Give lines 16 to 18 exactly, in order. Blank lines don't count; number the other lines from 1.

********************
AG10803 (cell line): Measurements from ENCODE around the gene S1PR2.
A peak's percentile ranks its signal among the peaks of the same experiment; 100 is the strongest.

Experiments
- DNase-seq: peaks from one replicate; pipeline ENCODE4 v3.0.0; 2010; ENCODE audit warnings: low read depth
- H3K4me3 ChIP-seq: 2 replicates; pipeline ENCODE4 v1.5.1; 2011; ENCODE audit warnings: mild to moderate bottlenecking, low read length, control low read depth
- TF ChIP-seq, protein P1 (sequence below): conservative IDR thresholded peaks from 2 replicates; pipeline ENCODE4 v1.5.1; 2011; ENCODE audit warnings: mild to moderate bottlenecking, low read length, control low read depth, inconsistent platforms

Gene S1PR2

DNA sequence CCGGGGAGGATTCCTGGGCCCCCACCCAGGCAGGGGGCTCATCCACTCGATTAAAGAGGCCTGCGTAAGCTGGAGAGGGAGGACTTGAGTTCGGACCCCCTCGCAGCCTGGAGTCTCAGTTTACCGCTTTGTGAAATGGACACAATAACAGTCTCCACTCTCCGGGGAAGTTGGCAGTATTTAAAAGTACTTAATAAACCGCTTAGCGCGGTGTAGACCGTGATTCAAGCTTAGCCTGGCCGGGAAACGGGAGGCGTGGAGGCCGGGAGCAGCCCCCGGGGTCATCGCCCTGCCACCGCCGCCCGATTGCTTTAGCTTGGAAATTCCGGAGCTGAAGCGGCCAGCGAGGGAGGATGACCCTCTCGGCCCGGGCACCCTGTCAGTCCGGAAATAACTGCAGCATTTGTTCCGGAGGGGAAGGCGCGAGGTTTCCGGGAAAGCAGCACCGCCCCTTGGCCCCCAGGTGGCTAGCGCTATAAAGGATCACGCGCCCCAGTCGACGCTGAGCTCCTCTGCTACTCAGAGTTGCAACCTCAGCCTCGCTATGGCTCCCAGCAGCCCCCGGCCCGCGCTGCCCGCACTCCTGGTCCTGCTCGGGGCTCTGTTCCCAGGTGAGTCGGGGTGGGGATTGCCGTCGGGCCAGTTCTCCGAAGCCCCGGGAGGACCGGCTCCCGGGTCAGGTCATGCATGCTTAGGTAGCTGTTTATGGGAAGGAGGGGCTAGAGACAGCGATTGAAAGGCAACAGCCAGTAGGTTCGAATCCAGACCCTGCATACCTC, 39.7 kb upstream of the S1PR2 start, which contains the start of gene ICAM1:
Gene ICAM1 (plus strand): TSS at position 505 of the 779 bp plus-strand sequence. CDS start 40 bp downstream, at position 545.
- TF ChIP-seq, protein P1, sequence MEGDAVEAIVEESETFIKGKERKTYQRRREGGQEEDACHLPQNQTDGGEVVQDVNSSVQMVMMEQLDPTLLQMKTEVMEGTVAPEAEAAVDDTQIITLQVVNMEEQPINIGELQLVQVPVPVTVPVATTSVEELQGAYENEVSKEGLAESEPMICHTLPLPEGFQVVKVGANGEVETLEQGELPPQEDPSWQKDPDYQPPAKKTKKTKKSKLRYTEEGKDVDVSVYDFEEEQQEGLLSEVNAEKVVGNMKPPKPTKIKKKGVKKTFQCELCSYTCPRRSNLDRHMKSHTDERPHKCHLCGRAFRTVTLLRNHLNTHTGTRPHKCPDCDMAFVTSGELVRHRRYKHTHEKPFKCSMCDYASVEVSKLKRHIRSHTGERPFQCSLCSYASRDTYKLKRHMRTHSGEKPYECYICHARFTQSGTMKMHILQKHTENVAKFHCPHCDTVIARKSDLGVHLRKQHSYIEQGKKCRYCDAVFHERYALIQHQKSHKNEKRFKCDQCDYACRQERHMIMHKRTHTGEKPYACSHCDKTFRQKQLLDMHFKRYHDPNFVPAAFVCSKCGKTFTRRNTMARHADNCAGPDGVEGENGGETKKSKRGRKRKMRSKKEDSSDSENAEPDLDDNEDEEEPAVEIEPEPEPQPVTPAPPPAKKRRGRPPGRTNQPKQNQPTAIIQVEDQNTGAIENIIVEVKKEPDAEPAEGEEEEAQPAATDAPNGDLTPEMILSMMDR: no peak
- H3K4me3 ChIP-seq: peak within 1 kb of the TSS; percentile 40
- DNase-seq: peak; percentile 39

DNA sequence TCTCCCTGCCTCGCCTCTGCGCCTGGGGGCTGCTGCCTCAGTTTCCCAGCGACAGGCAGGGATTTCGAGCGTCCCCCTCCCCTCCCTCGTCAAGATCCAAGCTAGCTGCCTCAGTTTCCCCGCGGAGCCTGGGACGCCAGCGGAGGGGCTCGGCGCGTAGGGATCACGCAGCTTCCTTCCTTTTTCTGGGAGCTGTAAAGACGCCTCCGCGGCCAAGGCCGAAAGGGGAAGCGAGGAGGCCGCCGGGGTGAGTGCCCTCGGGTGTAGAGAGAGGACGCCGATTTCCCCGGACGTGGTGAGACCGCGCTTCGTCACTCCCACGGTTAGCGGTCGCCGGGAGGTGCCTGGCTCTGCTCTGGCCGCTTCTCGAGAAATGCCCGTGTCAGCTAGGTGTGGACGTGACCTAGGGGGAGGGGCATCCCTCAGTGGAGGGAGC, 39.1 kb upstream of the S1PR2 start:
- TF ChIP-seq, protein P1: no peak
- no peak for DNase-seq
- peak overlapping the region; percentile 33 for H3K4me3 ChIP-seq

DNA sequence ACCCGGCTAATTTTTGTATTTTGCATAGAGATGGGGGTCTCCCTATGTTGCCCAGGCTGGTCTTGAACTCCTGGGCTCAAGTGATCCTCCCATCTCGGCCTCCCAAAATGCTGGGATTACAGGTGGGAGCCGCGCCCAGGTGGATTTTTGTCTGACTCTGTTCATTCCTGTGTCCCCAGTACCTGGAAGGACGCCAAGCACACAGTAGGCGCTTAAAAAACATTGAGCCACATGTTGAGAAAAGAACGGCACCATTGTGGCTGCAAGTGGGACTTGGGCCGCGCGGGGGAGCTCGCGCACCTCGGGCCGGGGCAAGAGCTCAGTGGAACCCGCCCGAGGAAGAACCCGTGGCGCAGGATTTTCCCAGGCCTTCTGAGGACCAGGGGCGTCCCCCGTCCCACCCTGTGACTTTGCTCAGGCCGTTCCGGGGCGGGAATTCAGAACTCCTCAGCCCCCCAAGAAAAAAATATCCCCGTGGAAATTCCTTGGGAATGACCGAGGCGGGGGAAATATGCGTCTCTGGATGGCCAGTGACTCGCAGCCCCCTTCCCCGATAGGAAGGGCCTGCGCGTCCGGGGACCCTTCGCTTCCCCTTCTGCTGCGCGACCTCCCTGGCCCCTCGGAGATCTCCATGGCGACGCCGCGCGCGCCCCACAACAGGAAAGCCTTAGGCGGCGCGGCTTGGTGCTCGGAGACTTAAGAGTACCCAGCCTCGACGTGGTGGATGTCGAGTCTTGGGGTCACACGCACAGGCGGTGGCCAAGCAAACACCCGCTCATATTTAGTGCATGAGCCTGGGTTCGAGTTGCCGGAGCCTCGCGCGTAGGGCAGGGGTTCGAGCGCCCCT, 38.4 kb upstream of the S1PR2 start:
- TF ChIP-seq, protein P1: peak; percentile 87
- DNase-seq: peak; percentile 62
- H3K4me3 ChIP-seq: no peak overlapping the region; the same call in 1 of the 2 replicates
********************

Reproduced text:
- peak overlapping the region; percentile 33 for H3K4me3 ChIP-seq

DNA sequence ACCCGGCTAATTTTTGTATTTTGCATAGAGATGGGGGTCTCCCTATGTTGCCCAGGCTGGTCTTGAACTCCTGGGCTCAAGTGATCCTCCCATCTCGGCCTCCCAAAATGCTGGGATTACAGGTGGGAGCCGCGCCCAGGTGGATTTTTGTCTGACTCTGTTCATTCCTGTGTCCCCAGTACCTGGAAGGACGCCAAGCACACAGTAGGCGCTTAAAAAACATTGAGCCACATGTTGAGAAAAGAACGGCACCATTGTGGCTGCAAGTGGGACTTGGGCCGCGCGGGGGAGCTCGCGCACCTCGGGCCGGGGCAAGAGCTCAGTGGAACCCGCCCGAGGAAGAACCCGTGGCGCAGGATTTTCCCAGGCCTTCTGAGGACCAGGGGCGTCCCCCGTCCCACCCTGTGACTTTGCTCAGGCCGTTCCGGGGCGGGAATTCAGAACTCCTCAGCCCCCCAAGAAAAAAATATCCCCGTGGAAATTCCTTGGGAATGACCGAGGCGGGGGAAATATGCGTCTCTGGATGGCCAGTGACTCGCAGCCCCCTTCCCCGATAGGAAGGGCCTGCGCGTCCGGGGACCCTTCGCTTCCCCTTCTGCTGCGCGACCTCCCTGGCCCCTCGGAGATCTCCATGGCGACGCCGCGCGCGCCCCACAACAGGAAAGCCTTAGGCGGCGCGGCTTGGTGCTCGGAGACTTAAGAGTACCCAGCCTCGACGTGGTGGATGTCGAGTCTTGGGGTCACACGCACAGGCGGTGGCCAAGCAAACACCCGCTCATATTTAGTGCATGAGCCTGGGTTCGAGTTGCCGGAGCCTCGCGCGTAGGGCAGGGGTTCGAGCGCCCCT, 38.4 kb upstream of the S1PR2 start:
- TF ChIP-seq, protein P1: peak; percentile 87